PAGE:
UPDATE: Sears Holding Company has now posted a new entry on its blog with instructions for customers affected by the layaway fiasco.
It was Christmas morning/eve. It was the best night of Hanukkah. There was that one gift, the thing you received from your mom/dad/sister/brother/spouse/whoever, that stood out from all the rest as the best thing you could have ever gotten.
It’s not going to happen again ever in our lifetimes (or likely for thousands of years, for that matter) so the forward-thinking woman who trademarked the term “Thanksgivukkah” a year ago had better milk it for all it’s worth. And also yes, we know you’re sad you didn’t think to trademark it ourselves, considering that everyone seems to be talking about Hanukkah coinciding with turkey day this year. [More]
Julie has followed the recent tsuris over Hobby Lobby’s new store in New Jersey and its lack of merchandise related to Hanukkah or other Jewish holidays. She had a similar dispute with competing big-box craft store Michaels, but resolved it in a different way. Instead of taking to the Internet, she wrote to the company president. The response was not what she had expected. [More]
In a statement released late on Friday afternoon, Hobby Lobby put out what it probably hopes is the last update in the controversy over the Oklahoma-based chain’s lack of Jewish holiday items on its shelves. What started as one customer’s simple search for a bar mitzvah card has become a pre-holiday public relations nightmare for the craft retailer. [More]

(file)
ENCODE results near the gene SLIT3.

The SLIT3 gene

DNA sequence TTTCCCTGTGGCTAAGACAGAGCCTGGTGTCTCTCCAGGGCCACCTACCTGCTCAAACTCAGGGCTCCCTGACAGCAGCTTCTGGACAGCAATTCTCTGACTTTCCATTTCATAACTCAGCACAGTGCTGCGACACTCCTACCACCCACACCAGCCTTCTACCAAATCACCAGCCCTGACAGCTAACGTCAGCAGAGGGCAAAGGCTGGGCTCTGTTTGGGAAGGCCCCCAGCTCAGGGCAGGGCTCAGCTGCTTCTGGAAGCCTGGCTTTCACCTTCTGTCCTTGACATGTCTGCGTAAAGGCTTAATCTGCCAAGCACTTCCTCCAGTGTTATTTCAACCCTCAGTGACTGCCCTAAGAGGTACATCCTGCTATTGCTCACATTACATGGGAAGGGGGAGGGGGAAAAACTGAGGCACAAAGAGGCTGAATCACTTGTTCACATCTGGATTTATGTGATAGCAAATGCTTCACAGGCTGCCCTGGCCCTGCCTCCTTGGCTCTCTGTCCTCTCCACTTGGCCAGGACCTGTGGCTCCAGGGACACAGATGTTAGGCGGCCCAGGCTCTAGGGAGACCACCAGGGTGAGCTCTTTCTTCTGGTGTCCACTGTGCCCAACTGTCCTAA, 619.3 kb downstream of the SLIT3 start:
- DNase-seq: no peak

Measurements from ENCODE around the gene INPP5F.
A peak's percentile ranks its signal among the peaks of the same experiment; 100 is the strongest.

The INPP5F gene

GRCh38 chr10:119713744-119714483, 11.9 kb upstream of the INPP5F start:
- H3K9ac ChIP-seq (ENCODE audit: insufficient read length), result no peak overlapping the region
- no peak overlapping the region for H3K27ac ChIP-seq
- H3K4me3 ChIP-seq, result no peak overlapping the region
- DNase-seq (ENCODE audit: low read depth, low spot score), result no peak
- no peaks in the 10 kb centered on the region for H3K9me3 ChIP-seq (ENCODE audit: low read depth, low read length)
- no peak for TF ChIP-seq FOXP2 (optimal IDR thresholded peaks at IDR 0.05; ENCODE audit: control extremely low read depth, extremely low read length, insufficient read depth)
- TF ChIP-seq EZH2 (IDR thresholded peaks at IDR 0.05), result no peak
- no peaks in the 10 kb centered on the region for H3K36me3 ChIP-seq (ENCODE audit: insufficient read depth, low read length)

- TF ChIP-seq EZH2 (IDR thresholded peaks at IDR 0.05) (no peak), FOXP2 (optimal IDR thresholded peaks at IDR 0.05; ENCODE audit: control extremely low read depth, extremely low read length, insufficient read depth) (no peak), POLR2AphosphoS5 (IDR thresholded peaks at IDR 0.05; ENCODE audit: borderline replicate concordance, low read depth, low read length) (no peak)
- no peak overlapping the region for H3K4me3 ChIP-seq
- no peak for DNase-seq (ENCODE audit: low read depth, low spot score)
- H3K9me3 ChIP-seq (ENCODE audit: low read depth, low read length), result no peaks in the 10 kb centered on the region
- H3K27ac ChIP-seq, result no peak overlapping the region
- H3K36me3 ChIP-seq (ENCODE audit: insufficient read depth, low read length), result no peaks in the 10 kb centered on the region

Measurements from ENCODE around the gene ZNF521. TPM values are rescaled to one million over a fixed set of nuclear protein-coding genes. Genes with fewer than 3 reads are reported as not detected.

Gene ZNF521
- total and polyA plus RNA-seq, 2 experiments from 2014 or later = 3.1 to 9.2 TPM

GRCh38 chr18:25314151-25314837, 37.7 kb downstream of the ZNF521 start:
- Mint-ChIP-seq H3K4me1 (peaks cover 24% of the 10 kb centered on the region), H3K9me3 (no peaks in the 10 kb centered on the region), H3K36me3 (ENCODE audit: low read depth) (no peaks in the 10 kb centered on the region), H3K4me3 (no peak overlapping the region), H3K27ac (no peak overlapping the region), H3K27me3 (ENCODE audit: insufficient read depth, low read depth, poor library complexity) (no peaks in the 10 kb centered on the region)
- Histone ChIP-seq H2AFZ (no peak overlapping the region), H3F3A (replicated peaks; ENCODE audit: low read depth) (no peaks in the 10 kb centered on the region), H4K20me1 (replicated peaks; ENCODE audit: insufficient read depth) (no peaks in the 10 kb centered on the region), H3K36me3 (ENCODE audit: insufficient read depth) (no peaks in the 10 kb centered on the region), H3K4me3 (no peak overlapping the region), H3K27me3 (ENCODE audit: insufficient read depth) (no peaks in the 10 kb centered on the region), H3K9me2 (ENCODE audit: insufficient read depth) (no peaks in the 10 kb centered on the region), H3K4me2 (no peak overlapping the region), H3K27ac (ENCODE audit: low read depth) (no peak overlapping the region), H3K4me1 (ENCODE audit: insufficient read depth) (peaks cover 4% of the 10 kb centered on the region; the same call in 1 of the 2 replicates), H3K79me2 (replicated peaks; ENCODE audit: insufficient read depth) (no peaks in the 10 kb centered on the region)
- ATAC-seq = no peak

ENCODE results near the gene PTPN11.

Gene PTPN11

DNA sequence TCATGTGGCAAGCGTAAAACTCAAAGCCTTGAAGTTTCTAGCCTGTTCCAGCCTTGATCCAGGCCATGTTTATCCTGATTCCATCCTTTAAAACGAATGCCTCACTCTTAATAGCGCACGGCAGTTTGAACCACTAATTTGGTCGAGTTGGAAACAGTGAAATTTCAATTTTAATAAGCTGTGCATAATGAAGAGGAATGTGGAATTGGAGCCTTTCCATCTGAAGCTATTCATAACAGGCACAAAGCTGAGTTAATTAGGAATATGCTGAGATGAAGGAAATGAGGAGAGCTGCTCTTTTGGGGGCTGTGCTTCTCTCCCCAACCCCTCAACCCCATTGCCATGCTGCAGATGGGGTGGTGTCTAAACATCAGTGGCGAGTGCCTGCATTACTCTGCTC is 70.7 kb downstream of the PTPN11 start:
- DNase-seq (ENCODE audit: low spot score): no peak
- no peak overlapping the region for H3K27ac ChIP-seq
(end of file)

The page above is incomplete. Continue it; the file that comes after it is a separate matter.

UPDATE: Just hours after a Washington Post blogger ranted against a Washington D.C. area Whole Foods with a Hanukkah display of matzoh has responded via Twitter to apologize for the incident.
Call it “The Bad Gift Filter.” Amazon has patented a system that could intercept the yet another sweater Aunt Janice has sent you and automatically return it and exchange it for something you actually want.
With the Christmas countdown in full effect and Hanukkah 2010 in the books, the topic of gifts and gift-giving is everywhere. But for all the holiday cheer and goodwill, some gifts are bad enough to bring out the Scrooge in all of us.
Prepare for disappointment this holiday season because a survey from Deloitte & Touche says the average consumer is planning to spend less on fewer presents. The average New England holiday shopping budget is down 19% to $517, and the average shopper is prepared to buy only 24 gifts – which to us, still seems like a lot.